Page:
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SST Observations of the Agulhas and East Madagascar Retroflections by the TRMM Microwave Imager

Quartly, G.D.; Srokosz, M.A.. 2002 SST Observations of the Agulhas and East Madagascar Retroflections by the TRMM Microwave Imager. Journal of Physical Oceanography, 32 (5). 1585 -1592. https://doi.org/10.1175/1520-0485(2002)032<1585:SOOTAA>2.0.CO;2

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Abstract/Summary

The retroflections of the East Madagascar Current and Agulhas Current are complex rapidly-evolving systems, the latter controlling the passage of warm salty water from the Indian Ocean to the Atlantic. The TRMM Microwave Imager (TMI) provides frequent observations of sea surface temperature through clouds, allowing us to monitor the evolution of these systems. We develop a simple feature-tracking system that obviates the need for user intervention, and use its results to guide more focussed studies. In the period 1997-1999, we observe westward progradation of the Agulhas Retroflection (associated with ring shedding) about eight times per year, agreeing with previous estimates from infra-red data, and many rings moving westward or north-westward. However, this behaviour is seen to change in the 2000-2001 time period, with the Agulhas Retroflection occurring further to the east. A few Natal pulses are seen, but cannot be linked conclusively to the spawning of rings due to TMI's limited latitudinal coverage. The majority of features originating at the East Madagascar Retroflection appear to migrate southwestwards. A new observation from the data is that, although the first northward meander of the Agulhas Return Current is constrained by bathymetry, its position does vary intermittently, remaining fixed in a given location for up to six months at a time. Southward propagation of features is noted along two ridges: although eddies have been found before along the eastern slope of the Mozambique Ridge, the new results for the Madagascar Ridge indicate an extra pathway for the eddies. Eddy-like features are also found leading from the Agulhas Return Current back toward the Agulhas Current. The narrow 'corridor' of these features suggests that it is controlled by the gyre recirculation in the southwest Indian Ocean.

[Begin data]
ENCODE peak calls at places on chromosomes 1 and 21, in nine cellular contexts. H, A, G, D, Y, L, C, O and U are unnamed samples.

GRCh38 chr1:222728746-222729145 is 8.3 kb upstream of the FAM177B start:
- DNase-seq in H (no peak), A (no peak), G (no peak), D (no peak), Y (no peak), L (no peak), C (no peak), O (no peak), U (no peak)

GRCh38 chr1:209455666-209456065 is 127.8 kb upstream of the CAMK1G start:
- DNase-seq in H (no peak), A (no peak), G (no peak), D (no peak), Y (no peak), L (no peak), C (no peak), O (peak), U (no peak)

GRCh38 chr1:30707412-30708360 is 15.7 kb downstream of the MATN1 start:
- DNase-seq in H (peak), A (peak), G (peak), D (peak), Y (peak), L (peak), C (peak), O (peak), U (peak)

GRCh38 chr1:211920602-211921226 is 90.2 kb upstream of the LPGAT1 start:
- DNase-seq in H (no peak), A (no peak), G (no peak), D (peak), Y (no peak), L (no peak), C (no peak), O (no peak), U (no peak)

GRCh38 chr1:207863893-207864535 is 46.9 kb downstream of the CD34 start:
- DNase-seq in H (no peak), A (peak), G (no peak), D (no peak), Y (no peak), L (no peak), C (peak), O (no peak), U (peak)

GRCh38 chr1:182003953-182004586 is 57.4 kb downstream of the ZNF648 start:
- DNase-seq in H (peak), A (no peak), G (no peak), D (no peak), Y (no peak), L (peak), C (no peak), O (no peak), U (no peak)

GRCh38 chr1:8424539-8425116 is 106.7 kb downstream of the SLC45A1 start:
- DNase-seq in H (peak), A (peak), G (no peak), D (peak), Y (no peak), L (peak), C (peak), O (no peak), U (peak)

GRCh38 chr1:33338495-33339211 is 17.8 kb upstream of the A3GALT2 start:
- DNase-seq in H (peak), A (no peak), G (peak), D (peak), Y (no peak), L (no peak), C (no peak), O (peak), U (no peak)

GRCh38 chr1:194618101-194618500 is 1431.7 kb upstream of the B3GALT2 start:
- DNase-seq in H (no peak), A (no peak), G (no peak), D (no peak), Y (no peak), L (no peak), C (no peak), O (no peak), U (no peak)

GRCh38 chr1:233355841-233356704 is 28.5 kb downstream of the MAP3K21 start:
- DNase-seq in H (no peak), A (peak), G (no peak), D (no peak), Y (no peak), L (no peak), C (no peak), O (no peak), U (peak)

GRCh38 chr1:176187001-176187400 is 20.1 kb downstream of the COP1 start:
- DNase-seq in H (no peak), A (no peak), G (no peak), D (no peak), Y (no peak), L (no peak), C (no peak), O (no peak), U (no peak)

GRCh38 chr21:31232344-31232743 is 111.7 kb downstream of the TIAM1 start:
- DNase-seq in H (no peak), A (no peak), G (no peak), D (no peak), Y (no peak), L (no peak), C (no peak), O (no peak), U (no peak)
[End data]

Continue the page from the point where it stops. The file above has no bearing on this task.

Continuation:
Item Type: Publication - Article
Digital Object Identifier (DOI): https://doi.org/10.1175/1520-0485(2002)032<1585:SOOTAA>2.0.CO;2
Additional Information. Not used in RCUK Gateway to Research.: Revised version 11 October 2001
Date made live: 23 Jan 2004 +0 (UTC)
URI: http://nora.nerc.ac.uk/id/eprint/100273

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